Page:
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Breast cancer – to screen or not to screen – Part 1

Executive summary

* This is the first of a two part note trying to answer the question – breast cancer – to screen or not to screen?

* The research was prompted by an invitation to screening that I received. The accompanying booklet reported the key trade off as “for every 1 woman who has her life saved from breast cancer, about 3 women are diagnosed with a cancer that would never have become life threatening.”

* As no lives are going to be saved (we're all going to die), I wanted to know by how much might the 1 woman 'saved' have her life extended and by how much might the 3 women harmed have their life shortened. How many women would be screened and not saved or harmed?

* I queried the life extension assumptions with Breast Screening Wales, and I was sent a link to a Sir Michael Marmot report from 2013 to help with my query.

* I knew that Dr Peter Gøtzsche had been writing about this topic since 1989 and he had authored five Cochrane reviews on breast screening, including one published within a couple of days of the Marmot report. I wondered why the Marmot report had been commissioned.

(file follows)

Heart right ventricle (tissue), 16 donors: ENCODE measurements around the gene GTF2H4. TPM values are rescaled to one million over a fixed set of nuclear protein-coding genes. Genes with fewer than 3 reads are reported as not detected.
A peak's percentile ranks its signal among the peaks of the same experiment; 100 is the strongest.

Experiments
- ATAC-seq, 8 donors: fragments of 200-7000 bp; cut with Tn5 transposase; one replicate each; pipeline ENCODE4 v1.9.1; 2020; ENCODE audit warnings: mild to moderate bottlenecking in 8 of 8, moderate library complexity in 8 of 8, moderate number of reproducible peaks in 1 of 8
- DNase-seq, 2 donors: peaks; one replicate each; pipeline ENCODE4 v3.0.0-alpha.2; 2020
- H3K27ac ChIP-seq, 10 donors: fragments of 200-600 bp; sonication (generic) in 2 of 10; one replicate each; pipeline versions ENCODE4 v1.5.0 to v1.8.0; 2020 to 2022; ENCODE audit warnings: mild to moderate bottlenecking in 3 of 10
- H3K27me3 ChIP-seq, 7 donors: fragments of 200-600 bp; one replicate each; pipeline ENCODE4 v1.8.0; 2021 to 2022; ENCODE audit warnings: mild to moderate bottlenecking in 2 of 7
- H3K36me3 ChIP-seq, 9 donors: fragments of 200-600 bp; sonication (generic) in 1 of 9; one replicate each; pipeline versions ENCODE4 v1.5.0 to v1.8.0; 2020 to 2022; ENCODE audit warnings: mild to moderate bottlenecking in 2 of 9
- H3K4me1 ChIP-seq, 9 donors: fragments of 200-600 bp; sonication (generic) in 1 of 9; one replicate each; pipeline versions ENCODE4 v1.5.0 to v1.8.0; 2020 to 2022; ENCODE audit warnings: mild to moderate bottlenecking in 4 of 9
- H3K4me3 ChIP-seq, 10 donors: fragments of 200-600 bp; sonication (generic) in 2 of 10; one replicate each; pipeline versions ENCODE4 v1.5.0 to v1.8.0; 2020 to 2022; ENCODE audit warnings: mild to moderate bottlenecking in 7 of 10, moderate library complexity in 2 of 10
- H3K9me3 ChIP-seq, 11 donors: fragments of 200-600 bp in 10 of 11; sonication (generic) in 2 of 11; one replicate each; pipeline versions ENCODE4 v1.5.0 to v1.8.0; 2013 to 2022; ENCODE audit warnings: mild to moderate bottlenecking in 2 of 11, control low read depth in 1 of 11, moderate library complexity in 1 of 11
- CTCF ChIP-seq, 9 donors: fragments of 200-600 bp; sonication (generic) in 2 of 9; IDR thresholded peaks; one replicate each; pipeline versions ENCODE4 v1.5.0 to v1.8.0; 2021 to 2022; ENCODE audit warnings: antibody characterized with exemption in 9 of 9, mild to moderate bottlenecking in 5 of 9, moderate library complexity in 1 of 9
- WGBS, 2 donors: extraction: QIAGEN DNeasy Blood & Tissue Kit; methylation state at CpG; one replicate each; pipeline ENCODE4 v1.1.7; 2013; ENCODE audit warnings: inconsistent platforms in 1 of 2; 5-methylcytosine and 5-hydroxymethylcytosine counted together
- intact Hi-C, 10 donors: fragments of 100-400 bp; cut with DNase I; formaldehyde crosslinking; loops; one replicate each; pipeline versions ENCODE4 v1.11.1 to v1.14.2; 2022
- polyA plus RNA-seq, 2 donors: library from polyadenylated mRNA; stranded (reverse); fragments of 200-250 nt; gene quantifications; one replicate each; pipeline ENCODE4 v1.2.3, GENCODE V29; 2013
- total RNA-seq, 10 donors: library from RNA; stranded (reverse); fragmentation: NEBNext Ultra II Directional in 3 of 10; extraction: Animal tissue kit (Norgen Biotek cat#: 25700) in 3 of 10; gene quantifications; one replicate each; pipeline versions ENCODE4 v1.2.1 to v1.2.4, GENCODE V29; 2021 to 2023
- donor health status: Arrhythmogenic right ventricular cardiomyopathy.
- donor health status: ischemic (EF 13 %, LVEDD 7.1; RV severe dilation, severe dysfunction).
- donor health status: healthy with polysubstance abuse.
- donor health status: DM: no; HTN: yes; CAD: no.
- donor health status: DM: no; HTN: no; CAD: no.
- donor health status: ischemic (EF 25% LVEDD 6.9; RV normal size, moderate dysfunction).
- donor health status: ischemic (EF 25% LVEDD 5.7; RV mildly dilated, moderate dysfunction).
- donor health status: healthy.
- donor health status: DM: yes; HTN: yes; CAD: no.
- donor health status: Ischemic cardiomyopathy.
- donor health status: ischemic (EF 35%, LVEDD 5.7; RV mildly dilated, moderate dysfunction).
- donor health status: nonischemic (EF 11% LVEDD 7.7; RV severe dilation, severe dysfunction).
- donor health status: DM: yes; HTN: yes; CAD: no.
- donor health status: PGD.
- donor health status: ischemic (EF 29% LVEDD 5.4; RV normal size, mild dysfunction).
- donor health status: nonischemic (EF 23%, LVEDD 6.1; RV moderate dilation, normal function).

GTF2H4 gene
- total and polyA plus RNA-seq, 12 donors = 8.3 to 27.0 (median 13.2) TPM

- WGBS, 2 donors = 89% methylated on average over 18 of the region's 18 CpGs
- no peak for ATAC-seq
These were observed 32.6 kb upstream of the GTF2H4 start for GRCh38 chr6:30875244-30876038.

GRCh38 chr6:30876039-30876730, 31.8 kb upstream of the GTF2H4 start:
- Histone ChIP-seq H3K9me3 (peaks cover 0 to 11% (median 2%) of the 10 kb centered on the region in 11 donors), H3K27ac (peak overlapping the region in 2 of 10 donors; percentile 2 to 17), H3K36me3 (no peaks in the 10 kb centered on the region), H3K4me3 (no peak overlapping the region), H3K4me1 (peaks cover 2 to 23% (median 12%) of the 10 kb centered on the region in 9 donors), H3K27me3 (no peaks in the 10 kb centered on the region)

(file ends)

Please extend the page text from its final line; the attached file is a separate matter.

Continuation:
* This note examines the Marmot and Gøtzsche reports of 2013. They found the same trials. They agreed on the data extraction and the relative risk ratios. They disagreed on the trials that were robust enough to be included in a pooling together of trials.

* Marmot included all trials, and this resulted in a relative risk reduction of 20% in breast cancer mortality from screening. Gøtzsche included only the robust trials, and this resulted in a non-significant result. Marmot thus concluded that there was a benefit of screening (before overdiagnosis and other harms were taken into account). Gøtzsche concluded that there was likely no benefit and thus only harm.

* The harms are serious – unnecessary mastectomies, radiation and/or chemotherapy on women who didn't need any treatment. The question to screen or not to screen is thus a very important one to examine.


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